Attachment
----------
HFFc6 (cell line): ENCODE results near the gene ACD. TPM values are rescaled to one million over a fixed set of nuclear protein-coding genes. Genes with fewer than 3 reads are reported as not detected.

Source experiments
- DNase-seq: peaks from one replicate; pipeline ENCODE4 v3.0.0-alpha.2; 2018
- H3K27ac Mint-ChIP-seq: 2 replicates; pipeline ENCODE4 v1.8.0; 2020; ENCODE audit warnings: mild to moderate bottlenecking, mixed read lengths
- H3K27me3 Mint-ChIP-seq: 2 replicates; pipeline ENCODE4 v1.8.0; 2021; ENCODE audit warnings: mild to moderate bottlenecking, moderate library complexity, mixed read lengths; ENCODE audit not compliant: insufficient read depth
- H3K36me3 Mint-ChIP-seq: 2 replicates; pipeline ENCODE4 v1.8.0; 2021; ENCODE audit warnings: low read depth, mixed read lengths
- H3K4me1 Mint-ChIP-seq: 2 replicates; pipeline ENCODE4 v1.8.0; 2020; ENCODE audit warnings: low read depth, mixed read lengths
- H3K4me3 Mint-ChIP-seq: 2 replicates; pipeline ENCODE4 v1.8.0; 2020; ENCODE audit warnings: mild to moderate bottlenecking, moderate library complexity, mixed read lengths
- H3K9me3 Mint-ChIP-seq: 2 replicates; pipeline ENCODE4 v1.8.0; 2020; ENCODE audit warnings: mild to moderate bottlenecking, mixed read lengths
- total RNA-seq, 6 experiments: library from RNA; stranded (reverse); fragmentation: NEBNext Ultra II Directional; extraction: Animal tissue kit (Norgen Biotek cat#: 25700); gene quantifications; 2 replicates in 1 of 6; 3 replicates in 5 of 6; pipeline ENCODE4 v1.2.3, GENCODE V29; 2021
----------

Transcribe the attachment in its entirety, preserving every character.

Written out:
HFFc6 (cell line): ENCODE results near the gene ACD. TPM values are rescaled to one million over a fixed set of nuclear protein-coding genes. Genes with fewer than 3 reads are reported as not detected.

Source experiments
- DNase-seq: peaks from one replicate; pipeline ENCODE4 v3.0.0-alpha.2; 2018
- H3K27ac Mint-ChIP-seq: 2 replicates; pipeline ENCODE4 v1.8.0; 2020; ENCODE audit warnings: mild to moderate bottlenecking, mixed read lengths
- H3K27me3 Mint-ChIP-seq: 2 replicates; pipeline ENCODE4 v1.8.0; 2021; ENCODE audit warnings: mild to moderate bottlenecking, moderate library complexity, mixed read lengths; ENCODE audit not compliant: insufficient read depth
- H3K36me3 Mint-ChIP-seq: 2 replicates; pipeline ENCODE4 v1.8.0; 2021; ENCODE audit warnings: low read depth, mixed read lengths
- H3K4me1 Mint-ChIP-seq: 2 replicates; pipeline ENCODE4 v1.8.0; 2020; ENCODE audit warnings: low read depth, mixed read lengths
- H3K4me3 Mint-ChIP-seq: 2 replicates; pipeline ENCODE4 v1.8.0; 2020; ENCODE audit warnings: mild to moderate bottlenecking, moderate library complexity, mixed read lengths
- H3K9me3 Mint-ChIP-seq: 2 replicates; pipeline ENCODE4 v1.8.0; 2020; ENCODE audit warnings: mild to moderate bottlenecking, mixed read lengths
- total RNA-seq, 6 experiments: library from RNA; stranded (reverse); fragmentation: NEBNext Ultra II Directional; extraction: Animal tissue kit (Norgen Biotek cat#: 25700); gene quantifications; 2 replicates in 1 of 6; 3 replicates in 5 of 6; pipeline ENCODE4 v1.2.3, GENCODE V29; 2021